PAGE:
Jan 9, 2017

Winter Storms Hustle Across United States

Reno, NV
USA
by
Bob Henson
,
Category 6
A firefighter from Sparks, NV, takes a picture of the rising Truckee River on Sunday, January 8, 2017, where it runs near the Grand Sierra hotel-casino along a line that divides the cities of Reno and Sparks. Photo: Scott Sonner, AP
A firefighter from Sparks, NV, takes a picture of the rising Truckee River on Sunday, January 8, 2017, where it runs near the Grand Sierra hotel-casino along a line that divides the cities of Reno and Sparks. Photo: Scott Sonner, AP

Residents of central California and western Nevada dodged floods and mudslides on Monday after a powerful Pacific storm system blitzed the area. Rainfall amounts ended up falling short of the most ominous projections across most lower elevations of central California, with about 2” falling in San Francisco and about 2.5” in Sacramento. Although street flooding was widespread across the Bay Area, it wasn’t extreme by historical standards. At mid-morning Monday, only 21 of 397 river gauges across central California and western Nevada were experiencing flood conditions.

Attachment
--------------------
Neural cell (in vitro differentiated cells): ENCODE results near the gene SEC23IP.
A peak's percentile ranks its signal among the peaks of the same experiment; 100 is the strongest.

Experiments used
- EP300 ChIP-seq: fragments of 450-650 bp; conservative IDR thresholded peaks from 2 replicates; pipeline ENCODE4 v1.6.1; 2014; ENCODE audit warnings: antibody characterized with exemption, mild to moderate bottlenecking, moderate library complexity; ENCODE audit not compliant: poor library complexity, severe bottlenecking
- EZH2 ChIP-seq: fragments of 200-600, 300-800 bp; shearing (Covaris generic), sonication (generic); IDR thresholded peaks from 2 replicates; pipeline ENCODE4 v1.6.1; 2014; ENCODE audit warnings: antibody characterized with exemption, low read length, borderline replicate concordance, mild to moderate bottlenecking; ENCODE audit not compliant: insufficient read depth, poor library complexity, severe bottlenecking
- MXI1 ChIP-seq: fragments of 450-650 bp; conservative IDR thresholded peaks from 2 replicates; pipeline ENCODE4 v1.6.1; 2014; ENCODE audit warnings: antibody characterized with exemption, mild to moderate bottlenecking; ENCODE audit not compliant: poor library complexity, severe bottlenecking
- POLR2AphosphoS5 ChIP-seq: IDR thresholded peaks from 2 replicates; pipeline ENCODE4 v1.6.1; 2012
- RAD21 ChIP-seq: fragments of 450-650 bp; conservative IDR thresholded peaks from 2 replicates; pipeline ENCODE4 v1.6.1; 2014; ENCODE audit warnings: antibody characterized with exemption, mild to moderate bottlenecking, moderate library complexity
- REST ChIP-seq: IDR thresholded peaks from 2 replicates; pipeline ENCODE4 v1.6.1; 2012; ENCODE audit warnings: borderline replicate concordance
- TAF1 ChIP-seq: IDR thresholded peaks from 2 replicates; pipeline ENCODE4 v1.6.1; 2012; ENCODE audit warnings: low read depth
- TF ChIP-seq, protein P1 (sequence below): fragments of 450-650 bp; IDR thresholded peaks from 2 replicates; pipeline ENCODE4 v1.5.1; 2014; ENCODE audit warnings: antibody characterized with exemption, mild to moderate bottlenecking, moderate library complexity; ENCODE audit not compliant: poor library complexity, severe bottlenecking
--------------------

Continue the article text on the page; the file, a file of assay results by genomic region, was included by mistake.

The storm came closer to expectations in and near the Sierra, where huge amounts of precipitation fell, switching from snow to rain and back to snow at some elevations. Liquid-water equivalents (rain and snowmelt equivalent) for the 48 hours through Monday morning ranged from 5” to more than 13” across the northern Sierra. The inundation pushed the Truckee River out of its banks in the downtown Reno/Sparks area. Many roads were closed in the area, including parts of of Interstate 80 in both Nevada and California. About 25 miles east of Reno, the Truckee was in major flood stage near Wadsworth on Monday morning. Perhaps the single most impressive statistic of the event came on Sunday morning, as wind gusts hit a phenomenal 174 mph near the summits of the Squaw Valley ski area.